When you scan the specifications on the Saab Turbo X SportCombi (despite the 9-3 badge on the back, Saab insists you call it just the Turbo X), you can’t help but get excited. It’s an all-wheel-drive, turbocharged station wagon with a manual transmission. You get 280 hp and nearly 300 lb-ft of torque. Plus, the Turbo X features Saab’s new electronically controlled, limited-slip rear differential. On the outside, the eighteen-inch wheels are funky cool and the black paint adds to the good-looking profile. Inside, the front seats are typical Saab comfortable and the turbo boost gauge is a neat retro touch. This is all good stuff indeed.
The problem is, the basic 9-3 is getting old and you really feel that behind the wheel of the Turbo X. Our test car was cursed with squeaks and rattles, and as is often the case with Saabs, the six-speed manual shifter was imprecise. The aging 9-3 chassis is not helped by the stiffer springs and dampers fitted to the Turbo X. The low-speed ride never really settles down and the steering always has a rubbery feel to it. The sportier exhaust sounds good when driving through a parking garage with the windows open but usually it is just too boomy inside the cabin. Sure, the traction of Saab’s all-wheel-drive system is impressive but the overall driving experience of the Turbo X does not live up to the impressive specifications list, especially for close to $45,000.
Marc Noordeloos, Road Test Editor
Poor Saab, starved of product development resources, has to make do with a car with roots that stretch back nearly fifteen years. Yes, the Swedes have massaged this platform to within an inch of its life, but at its core, the Turbo X SportCombi feels like a car from the mid-’90s. The all-wheel-drive system is great, because it at least eradicates the torque steer that has plagued Saabs for years. But other than that, the Turbo X’s dynamics are disappointing. The shifter, the steering, and the suspension damping all feel rubbery. Ride quality is only okay, and the powertrain does not make enticing sounds. On the plus side, the interior is well executed, if dated, and the wagon body is a welcome return to the hatchback versatility of Saabs of yore.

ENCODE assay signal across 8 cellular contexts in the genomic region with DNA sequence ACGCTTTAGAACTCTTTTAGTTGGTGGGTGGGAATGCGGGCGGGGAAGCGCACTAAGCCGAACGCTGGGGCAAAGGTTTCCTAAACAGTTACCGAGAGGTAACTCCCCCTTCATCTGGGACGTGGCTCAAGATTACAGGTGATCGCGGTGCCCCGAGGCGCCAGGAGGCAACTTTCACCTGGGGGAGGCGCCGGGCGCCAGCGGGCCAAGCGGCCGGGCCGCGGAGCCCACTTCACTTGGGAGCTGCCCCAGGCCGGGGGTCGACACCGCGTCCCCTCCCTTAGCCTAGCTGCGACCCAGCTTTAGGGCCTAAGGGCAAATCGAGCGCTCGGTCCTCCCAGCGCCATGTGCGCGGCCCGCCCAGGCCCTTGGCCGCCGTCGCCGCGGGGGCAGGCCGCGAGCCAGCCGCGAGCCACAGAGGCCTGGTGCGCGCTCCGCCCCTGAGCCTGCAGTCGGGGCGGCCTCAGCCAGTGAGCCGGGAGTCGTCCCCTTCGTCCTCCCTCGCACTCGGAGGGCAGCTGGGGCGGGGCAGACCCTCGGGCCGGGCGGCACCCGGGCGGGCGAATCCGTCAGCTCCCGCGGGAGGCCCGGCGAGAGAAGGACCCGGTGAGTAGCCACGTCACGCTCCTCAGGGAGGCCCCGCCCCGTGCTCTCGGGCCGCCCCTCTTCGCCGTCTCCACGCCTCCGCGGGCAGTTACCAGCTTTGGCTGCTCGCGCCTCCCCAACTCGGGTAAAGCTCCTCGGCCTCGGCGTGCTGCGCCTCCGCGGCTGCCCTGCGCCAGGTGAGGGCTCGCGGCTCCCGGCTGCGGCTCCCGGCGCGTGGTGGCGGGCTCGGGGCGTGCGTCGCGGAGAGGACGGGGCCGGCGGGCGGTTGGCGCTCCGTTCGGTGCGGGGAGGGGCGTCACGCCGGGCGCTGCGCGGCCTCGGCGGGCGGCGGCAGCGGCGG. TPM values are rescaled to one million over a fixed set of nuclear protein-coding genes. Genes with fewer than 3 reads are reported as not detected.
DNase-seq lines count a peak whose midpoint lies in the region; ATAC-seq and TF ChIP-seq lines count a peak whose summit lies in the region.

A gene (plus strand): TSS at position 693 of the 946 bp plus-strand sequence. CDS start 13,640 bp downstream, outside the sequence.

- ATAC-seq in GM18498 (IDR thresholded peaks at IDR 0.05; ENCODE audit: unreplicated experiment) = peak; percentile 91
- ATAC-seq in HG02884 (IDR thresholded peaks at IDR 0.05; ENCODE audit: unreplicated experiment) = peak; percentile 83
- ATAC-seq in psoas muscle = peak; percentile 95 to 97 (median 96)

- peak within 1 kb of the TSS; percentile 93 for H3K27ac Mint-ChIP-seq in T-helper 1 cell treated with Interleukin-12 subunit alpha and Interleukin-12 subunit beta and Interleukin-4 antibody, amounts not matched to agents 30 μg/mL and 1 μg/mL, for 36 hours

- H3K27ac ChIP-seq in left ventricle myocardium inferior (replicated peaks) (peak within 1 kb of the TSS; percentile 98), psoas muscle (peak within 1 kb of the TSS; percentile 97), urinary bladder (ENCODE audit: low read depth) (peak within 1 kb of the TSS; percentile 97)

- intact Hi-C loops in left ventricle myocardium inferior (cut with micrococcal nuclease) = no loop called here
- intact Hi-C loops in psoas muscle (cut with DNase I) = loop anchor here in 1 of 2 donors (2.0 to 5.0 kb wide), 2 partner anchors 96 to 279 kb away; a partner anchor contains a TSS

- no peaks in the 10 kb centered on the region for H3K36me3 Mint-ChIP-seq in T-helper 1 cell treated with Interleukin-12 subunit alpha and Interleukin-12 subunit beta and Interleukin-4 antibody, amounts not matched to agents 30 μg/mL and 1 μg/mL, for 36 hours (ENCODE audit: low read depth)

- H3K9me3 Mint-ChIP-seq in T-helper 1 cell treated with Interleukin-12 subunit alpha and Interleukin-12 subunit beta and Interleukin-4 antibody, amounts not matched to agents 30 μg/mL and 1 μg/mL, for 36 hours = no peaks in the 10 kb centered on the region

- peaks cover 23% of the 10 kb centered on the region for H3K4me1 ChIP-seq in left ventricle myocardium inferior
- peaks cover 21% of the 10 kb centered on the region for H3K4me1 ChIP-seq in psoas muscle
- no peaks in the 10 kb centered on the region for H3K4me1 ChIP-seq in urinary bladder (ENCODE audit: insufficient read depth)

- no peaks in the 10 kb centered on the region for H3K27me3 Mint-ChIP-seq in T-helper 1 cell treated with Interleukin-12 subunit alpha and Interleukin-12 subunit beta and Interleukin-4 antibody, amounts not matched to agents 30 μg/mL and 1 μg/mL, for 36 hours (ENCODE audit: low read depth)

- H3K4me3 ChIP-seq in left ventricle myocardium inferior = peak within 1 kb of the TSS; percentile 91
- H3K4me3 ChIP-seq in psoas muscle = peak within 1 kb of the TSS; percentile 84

Joe DeMatio, Executive Editor
I agree with Marc: on paper, this is a great car … a Swedish rally car in the vein of the Mitsubishi Lancer Evolution and the Subaru Impreza WRX. But from behind the wheel, the Turbo X is too soggy to provide the satisfaction that’s required of an all-wheel-drive, stick-shift, slick-looking wagon with a high-strung turbo – especially for more than $40K.
The manual gearbox is imprecise and rubbery and the Turbo X is geared strangely, too: Second gear feels as tall as third in most cars, so you’ve got to stay in first longer than usual.
In black, the Turbo X looks tough yet nicely tailored, although I’m personally not a big fan of the gray, three-spoke wheels.
Rusty Blackwell, Copy Editor
I hate to be yet one more voice in the chorus of Turbo X negativity, but I can’t remember the last time I was this disappointed in a car. I didn’t grow up around two-stroke Saabs, or even early-’80s Saabs, but I very much wanted the Turbo X to be something that it isn’t. Maybe it had something to do with a ride I got – my first! – in an ’89 900 four-door a few weeks ago, or maybe I simply believed a little too much of the marketing hype. But while I thought we were finally getting a car that at least resembled the Saabs of old, I was instead presented with a soft, rubbery, warmed-over 9-3 with an indifferent (in the dry, at least) all-wheel-drive system and what must be the world’s most frustrating shifter.
At least, as Rusty pointed out, it looks cool. The black paint and trim and the retro-Italian wheels – they look straight out of the 1973 Milan auto salon – all breathe new life into an aging and overly familiar shape. And there isn’t a hint of torque steer to be found. At this point, however, I just find myself hoping that Saab rediscovers itself very, very soon.
Sam Smith, Associate Editor